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Popular Church architecture scholar accused of ‘sexually inappropriate’ conduct with seminarians

A prominent Catholic architectural historian, author, and professor has been accused of sexual misconduct involving adult seminarians, Chicago’s Mundelein Seminary notified seminarians Monday.

Denis McNamara. Credit: Benedictine College

“I write to inform you that we received reports alleging Dr. Denis McNamara, a former [seminary] faculty member, engaged in sexually inappropriate behavior toward adult seminarians during and after the time he was employed here,” wrote Fr. John Kartje, Mundelein’s rector, in a March 27 letter obtained by The Pillar.

“We deeply appreciate the courage of the men who came forward to report these matters,” Kartje added, while encouraging “anyone who believes he or she has been subjected to inappropriate behavior” at the seminary to make a report to seminary officials.

McNamara was from 2000 until 2019 a faculty member at the Liturgical Institute at Mundelein Seminary — which is called formally the University of St. Mary of the Lake, and includes Chicago’s seminary formation programs, and theology and liturgical graduate programs enrolling seminarians, priests, and lay students.

The scholar, well-known in many Catholic circles, is the author of several popular Catholic books on Church architecture, and is a prominent speaker on the relationship between the Church’s theology and her architectural traditions. He has also consulted on the construction of several recently built Catholic churches in the U.S. which draw from classical Catholic styles.


Kartje’s March 27 letter told seminarians that after Mundelein administrators had received allegations of sexual misconduct, they “shared these allegations with his then-current employer, Benedictine College, in Atchison, Kansas, and with the local ordinary of the archdiocese in which the college is located, the Archbishop of Kansas City in Kansas.”

The seminary did not indicate when it disclosed the allegations against McNamara to Benedictine College. But it is not clear that the architectural historian remains employed at the college.

As of press time, the college has not responded to a request for comment from The Pillar. 

McNamara appeared in Benedictine’s faculty and staff directory as recently as March 7, according to archived versions of the site, but it no longer appeared there by March 27.

And while one university web page identifies McNamara as the director of the college’s Center for Beauty and Culture, other references to McNamara’s name appear to have been recently scrubbed from the page.

McNamara is also a host of the popular “Liturgy Guys” podcast, which, will ordinarily published weekly, has not released an episode since March 3.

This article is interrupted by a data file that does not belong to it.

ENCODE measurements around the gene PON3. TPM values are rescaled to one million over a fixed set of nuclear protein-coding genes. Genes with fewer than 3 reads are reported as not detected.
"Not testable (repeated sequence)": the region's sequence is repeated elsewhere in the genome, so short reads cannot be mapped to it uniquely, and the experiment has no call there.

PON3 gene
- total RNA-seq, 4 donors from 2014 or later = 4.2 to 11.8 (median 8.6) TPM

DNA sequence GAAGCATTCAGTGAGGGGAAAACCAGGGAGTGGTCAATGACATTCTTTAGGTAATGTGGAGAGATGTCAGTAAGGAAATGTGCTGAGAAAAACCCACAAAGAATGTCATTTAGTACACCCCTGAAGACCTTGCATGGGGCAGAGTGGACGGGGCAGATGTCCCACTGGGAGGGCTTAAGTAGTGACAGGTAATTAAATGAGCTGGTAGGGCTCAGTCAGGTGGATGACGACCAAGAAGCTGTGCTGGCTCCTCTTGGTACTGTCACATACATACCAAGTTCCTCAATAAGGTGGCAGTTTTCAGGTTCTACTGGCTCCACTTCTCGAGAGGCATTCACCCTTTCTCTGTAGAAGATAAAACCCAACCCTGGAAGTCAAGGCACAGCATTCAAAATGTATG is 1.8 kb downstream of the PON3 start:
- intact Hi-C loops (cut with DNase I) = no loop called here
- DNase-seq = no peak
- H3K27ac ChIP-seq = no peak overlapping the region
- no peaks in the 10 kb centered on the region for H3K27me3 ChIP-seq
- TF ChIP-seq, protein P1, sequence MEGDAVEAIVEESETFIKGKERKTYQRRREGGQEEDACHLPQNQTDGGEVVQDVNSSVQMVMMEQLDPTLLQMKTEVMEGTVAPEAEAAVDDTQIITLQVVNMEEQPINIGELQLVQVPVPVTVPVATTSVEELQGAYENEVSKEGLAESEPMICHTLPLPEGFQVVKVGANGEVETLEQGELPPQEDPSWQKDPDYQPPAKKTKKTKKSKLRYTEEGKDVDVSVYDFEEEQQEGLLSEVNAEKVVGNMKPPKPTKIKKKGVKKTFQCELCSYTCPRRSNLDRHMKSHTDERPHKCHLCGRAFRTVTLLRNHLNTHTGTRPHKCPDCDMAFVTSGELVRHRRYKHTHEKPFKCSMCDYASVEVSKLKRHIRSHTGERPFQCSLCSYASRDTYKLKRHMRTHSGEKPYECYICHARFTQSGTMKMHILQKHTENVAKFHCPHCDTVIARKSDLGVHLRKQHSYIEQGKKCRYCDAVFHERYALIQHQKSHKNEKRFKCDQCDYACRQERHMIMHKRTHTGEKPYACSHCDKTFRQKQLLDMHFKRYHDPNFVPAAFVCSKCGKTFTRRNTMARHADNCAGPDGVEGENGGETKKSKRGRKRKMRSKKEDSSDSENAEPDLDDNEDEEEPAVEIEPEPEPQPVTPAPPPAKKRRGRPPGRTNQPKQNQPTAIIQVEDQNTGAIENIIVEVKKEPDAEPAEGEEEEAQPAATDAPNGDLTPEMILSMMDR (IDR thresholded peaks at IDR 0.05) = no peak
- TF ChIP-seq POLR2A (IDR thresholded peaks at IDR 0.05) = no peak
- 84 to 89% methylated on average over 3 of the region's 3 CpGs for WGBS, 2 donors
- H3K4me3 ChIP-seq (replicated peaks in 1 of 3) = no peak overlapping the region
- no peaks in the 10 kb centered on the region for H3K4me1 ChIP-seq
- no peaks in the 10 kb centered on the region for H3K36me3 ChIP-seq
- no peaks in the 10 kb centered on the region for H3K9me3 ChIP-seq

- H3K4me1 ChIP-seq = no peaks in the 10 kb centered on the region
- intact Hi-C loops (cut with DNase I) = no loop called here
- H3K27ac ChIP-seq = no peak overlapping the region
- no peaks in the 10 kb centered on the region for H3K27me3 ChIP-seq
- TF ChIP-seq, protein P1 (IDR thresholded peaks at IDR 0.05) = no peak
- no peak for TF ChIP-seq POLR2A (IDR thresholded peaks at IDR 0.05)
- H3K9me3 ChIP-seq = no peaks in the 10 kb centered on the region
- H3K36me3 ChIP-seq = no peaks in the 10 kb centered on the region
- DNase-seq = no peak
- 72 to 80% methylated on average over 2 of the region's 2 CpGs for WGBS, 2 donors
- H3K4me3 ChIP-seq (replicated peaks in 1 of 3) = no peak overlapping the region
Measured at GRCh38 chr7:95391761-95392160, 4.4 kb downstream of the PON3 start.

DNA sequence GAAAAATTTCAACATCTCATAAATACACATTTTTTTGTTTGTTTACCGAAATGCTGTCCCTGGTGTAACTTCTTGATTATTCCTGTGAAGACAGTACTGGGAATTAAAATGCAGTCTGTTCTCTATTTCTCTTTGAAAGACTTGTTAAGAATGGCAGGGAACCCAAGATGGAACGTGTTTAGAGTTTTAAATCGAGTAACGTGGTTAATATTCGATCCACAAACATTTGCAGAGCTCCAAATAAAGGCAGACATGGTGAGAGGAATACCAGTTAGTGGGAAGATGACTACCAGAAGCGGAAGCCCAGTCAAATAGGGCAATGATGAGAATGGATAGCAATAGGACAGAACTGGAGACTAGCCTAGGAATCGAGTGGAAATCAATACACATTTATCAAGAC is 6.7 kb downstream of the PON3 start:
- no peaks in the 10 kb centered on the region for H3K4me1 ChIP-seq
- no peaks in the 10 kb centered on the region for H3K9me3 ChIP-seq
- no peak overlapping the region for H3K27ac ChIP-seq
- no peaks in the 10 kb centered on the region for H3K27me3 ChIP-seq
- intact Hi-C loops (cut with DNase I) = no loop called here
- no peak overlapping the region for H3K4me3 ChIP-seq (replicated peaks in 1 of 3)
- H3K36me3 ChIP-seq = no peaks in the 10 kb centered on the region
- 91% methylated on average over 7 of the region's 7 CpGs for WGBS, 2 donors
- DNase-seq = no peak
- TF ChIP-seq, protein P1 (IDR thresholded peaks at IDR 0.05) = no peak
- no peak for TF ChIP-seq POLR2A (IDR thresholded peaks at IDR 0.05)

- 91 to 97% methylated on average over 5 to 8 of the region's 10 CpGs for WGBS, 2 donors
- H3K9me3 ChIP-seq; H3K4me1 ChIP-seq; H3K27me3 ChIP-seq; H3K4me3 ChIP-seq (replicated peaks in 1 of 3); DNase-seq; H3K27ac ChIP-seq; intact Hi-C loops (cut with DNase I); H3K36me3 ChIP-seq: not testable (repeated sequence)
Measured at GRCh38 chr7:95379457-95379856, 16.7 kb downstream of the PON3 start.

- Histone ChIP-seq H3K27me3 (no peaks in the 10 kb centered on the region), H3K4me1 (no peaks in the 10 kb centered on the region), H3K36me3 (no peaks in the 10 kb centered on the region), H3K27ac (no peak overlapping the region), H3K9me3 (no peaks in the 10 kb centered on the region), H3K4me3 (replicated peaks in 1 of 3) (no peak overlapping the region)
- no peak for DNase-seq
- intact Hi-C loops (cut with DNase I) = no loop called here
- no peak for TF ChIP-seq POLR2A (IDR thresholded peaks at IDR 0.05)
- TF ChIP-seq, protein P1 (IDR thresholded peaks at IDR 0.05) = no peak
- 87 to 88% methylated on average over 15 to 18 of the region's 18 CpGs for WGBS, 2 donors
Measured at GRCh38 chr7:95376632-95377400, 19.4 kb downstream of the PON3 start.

McNamara himself could not be reached for comment. 

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Editors’ note:

—After the publication of this report, Benedictine College released a statement on its website explaining that McNamara was placed on administrative leave on March 3, and resigned from the college March 9. Benedictine informed The Pillar that it had notified students March 9 of McNamara’s resignation.

The college released the following statement March 28, after the publication of this report:

“An article appeared early this morning regarding Dr. Denis McNamara. The article incorrectly states that Benedictine College was contacted before publication. No contact had been made. This statement provides a more detailed explanation.

On March 3, 2023, Benedictine College received a written statement detailing allegations of concerning behavior by Dr. Denis McNamara in the context of a private ministry.

The written statement confirmed verbal reports made on March 1 and March 2. On March 3, McNamara was put on immediate administrative leave, including the suspension of e-mail and campus privileges.

While the allegations reported to Benedictine College administrators did not include claims of criminal behavior, misconduct against minors or Benedictine College students or employees, or misconduct on our campus, nevertheless the College concluded that the behavior in question represented such a serious lapse of judgment that he was placed on immediate administrative leave.

On March 9, after further consideration of the statements shared with the college and after discussion of the situation with Dr. McNamara, both parties agreed that Dr. McNamara’s resignation from Benedictine College was necessary. He resigned, effective that day.

Benedictine College is not at liberty to publicly share these allegations as they are not associated with Benedictine College faculty, staff, students, or facilities.”

After the publication of that statement and subsequent discussion with The Pillar, the college released the following:

“To clarify: The reporter involved in the story about Dr. McNamara referenced today did send an email asking for comment from Benedictine College at 10:29 p.m. before publishing the story at 12:10 a.m. That email was not received until this morning. For everyone’s information, 24 hour media contact information for Benedictine College can be found here:”

—This report has been updated to correct Denis McNamara’s dates of employment at USML, and to clarify that he is a historian of sacred architecture, not formally an architect.

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